U.S. disengagement from the South Caucasus makes the risk of a further escalation in armed clashes between Armenia and Azerbaijan ‘alarmingly high’, Thomas de Waal, British journalist and senior associate at Carnegie Europe, said in an article for Politico on Tuesday.
“The flare-up can also be seen as a symptom of a world in which the U.S. is no longer acting to defuse regional conflicts,” de Waal said.
Despite being one of the co-chairs of the Organization for Security and Cooperation in Europe (OSCE) Minsk Group, the United States was the last major international actor to comment on the clashes that erupted last week in the Nagorno-Karabakh region, “indicating a retreat from interest in this region”, he said.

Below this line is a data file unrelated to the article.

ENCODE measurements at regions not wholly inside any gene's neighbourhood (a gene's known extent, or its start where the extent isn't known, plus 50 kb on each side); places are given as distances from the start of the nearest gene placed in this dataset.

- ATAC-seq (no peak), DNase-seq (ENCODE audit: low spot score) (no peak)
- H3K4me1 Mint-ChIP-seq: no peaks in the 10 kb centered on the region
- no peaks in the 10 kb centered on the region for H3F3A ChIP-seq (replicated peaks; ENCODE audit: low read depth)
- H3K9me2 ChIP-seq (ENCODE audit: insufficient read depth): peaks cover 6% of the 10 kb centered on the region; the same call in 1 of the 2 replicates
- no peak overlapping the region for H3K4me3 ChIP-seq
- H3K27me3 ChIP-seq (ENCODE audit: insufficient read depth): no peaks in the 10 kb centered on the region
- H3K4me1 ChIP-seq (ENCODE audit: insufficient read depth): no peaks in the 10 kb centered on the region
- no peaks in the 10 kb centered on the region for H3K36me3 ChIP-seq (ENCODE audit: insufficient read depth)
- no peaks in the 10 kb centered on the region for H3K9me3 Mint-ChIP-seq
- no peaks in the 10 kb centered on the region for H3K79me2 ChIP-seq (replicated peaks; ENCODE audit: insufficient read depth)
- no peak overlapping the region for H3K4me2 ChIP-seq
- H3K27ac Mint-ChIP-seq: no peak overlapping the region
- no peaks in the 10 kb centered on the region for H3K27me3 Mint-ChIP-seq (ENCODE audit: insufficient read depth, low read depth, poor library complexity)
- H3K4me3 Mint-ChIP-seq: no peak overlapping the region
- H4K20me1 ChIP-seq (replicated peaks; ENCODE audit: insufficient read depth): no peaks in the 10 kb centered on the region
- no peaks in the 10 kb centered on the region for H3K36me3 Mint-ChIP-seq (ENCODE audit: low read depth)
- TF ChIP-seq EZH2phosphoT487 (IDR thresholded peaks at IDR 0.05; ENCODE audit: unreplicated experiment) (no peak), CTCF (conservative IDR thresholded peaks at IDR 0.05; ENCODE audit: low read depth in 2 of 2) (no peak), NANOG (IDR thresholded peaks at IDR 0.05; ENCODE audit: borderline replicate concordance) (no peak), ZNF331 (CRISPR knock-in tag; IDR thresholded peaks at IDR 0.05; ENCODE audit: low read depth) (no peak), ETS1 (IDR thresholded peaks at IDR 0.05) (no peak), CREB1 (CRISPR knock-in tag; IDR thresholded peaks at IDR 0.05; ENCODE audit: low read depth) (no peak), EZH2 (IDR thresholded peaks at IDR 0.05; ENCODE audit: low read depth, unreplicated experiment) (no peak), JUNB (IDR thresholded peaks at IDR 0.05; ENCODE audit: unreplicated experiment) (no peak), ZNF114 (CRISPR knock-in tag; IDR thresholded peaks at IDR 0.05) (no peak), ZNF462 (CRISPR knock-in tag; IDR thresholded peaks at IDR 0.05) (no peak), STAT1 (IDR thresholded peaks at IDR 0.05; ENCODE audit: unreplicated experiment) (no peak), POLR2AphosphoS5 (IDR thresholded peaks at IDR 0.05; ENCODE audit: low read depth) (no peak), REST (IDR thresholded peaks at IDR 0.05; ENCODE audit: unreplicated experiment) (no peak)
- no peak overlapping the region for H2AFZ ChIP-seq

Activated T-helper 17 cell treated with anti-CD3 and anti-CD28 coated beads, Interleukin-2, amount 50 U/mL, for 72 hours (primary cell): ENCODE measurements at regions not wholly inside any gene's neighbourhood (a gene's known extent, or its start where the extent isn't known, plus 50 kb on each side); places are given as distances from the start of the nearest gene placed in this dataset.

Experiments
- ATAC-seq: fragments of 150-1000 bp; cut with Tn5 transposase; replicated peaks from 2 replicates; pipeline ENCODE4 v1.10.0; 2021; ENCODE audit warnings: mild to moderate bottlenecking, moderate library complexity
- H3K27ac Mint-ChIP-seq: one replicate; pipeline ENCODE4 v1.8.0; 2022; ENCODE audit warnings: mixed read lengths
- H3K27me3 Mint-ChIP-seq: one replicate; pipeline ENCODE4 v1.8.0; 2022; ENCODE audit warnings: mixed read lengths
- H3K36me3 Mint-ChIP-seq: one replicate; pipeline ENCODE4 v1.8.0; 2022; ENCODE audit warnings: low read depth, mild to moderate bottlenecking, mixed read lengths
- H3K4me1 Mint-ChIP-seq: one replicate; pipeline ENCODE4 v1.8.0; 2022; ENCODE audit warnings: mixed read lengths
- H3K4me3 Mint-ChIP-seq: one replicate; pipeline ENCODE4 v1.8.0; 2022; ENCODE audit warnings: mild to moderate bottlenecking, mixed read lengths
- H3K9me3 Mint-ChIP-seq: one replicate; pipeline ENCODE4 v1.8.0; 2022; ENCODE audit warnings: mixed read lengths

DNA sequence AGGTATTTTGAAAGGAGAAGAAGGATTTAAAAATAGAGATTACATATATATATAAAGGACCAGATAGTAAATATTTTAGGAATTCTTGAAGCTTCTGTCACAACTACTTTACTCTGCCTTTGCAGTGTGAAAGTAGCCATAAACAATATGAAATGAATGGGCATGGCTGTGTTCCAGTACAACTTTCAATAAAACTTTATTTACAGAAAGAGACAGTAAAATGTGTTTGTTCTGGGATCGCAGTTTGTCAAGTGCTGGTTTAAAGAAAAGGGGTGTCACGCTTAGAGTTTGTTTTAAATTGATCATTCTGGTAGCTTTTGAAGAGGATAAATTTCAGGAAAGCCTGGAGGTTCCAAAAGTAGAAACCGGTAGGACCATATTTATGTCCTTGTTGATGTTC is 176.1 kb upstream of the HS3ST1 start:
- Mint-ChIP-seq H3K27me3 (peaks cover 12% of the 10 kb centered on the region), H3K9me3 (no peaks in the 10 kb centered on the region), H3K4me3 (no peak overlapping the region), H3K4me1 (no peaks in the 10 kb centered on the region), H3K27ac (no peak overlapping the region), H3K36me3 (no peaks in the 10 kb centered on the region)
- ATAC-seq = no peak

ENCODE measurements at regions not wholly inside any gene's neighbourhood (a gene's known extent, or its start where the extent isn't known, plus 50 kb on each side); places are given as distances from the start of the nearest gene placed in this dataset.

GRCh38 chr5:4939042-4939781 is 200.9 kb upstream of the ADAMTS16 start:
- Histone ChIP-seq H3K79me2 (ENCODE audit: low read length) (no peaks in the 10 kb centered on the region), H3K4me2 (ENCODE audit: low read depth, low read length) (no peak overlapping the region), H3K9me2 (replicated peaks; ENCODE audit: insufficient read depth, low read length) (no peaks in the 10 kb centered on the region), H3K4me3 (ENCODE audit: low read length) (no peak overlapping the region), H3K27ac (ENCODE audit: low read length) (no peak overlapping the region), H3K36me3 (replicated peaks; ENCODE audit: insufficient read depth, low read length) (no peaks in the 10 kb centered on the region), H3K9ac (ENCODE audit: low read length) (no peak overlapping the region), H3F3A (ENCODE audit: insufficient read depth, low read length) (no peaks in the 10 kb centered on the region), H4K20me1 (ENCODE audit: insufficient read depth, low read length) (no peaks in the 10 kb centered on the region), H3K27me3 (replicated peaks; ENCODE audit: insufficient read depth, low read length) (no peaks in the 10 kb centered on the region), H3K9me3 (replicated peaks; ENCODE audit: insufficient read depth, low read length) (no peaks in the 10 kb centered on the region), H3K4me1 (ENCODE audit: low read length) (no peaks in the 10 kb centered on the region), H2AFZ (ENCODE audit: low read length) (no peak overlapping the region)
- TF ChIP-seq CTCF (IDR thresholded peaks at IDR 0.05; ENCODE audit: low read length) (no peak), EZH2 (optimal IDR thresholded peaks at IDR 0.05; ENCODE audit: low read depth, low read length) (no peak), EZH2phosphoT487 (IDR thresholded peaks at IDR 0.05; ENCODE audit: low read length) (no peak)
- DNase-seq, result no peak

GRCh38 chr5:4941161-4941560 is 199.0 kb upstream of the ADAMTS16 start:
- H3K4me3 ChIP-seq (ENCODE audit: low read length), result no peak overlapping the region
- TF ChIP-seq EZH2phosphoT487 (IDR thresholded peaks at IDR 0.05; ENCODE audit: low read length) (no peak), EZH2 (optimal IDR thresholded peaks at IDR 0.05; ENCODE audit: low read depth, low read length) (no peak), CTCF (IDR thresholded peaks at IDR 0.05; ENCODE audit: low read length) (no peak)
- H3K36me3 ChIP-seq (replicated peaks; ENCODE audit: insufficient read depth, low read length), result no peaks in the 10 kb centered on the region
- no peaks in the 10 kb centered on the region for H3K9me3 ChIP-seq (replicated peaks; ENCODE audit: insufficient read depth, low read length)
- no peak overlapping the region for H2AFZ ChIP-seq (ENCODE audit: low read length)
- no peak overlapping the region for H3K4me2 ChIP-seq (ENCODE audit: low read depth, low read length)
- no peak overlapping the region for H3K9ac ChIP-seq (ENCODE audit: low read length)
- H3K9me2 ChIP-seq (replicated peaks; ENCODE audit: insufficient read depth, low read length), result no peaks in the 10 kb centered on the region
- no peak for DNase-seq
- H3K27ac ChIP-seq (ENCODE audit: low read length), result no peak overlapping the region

The military confrontation erupted on Sunday in a latest flare-up in a decades-long dispute over the mountainous Nagorno-Karabakh region.
Washington will eventually have no option but to engage in the dispute, de Waal said.
“Turkey’s involvement, Iran’s proximity, the enigmatic role of Russia, the presence of major oil and gas pipelines all make this a region where a local flare-up can quickly turn into an international headache,” he said.